Fault Detection Characterization, Design, and Reliability Analysis

  • Author / Creator
    Yang, Shuonan
  • This thesis develops fault detection characterization, design, and reliability analysis within a real-time, multilayered fault detection and diagnosis (FDD) framework proposed according to fault tolerant control systems (FTCS). With the development of sophisticated control and monitoring systems, it has become more challenging to carry out routine maintenance, tuning, troubleshooting, and thus keep the systems operate in their desired or optimal states. Nevertheless, the system is required to present competitive performance and timely response to abnormal conditions. Compared with pure data-driven FD techniques, integrated schemes with model-based FD approaches utilize the available inherent dynamic relationship among various signals hence can render more precise diagnosis results. Fitting in the FTCS scope, the real-time integrated FDD framework is thus highlighted as a strategic solution platform, where various specific FD approaches may be conceived and realized. Within the framework, research has been carried out in various aspects, including but not limited to fault detection (FD) design/characterization, real-time frequency estimation, and reliability of fault detection. Firstly, as the major part of the thesis, FD design/characterization takes up more than two chapters where analytical forms characterizing the (first) detection/hitting time (FHT) are developed based on the general-likelihood ratio (GLR) detection method. Both probability expressions and single-valued performance indices are proposed for both additive and multiplicative faults. Secondly, as a substantial technical solution promoted by FD techniques, online frequency estimation has been researched using the gradient estimator approach with leakage. In the last research topic, semi-Markov kernel modeling and real-time reliability are discussed with respect to long term fault and detector sequences. The characterization and design plans have been tested on practical data sequences and industrial system models, demonstrating the feasibility of implementation.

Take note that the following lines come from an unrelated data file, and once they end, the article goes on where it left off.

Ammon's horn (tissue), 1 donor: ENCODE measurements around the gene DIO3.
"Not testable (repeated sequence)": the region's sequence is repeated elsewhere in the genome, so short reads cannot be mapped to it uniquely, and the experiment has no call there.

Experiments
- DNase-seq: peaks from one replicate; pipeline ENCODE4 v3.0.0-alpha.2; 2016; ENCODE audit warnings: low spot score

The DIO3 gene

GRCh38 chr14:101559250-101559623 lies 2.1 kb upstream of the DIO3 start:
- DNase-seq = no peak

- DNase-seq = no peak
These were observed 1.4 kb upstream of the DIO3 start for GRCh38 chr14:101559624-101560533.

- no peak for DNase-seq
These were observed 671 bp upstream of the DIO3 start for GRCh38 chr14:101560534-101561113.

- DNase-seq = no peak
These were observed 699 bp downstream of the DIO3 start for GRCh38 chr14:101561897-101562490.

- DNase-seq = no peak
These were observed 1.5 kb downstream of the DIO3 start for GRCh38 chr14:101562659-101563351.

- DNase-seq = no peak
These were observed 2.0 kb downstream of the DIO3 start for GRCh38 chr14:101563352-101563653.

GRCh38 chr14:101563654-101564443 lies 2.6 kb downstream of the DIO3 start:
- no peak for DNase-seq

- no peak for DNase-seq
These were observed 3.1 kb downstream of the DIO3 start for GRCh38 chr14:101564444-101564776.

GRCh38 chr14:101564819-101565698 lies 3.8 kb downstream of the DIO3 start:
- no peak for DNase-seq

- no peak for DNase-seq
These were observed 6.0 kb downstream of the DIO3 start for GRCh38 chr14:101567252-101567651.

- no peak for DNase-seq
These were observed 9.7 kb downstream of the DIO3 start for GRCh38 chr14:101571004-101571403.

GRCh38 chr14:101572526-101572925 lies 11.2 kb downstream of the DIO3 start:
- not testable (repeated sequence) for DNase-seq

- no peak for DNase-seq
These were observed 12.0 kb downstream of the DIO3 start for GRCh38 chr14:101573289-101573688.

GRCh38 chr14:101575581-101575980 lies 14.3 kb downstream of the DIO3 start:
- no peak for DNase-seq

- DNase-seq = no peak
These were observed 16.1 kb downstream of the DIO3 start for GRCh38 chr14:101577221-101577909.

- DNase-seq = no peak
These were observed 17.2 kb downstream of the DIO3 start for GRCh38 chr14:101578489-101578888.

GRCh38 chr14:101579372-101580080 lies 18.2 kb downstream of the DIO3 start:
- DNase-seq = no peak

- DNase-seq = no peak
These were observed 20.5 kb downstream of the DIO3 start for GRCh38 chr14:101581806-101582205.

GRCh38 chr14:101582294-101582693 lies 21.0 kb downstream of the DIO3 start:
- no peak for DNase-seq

• Subjects / Keywords
  • Graduation date
  • Type of Item
  • Degree
    Doctor of Philosophy
  • DOI
  • License
    This thesis is made available by the University of Alberta Libraries with permission of the copyright owner solely for non-commercial purposes. This thesis, or any portion thereof, may not otherwise be copied or reproduced without the written consent of the copyright owner, except to the extent permitted by Canadian copyright law.
  • Language
  • Institution
    University of Alberta
  • Degree level
  • Department
    • Department of Electrical and Computer Engineering
  • Specialization
    • Control Systems
  • Supervisor / co-supervisor and their department(s)
    • Zhao, Qing (Electrical and Computer Engineering)
  • Examining committee members and their departments
    • Chen, Tongwen (Electrical and Computer Engineering)
    • Tavakoli, Mahdi (Electrical and Computer Engineering)
    • Dubljevic, Stevan (Chemical and Materials Engineering)
    • Zhao, Qing (Electrical and Computer Engineering)
    • Zhang, Youmin (Mechanical & Industrial Engineering, Concordia University)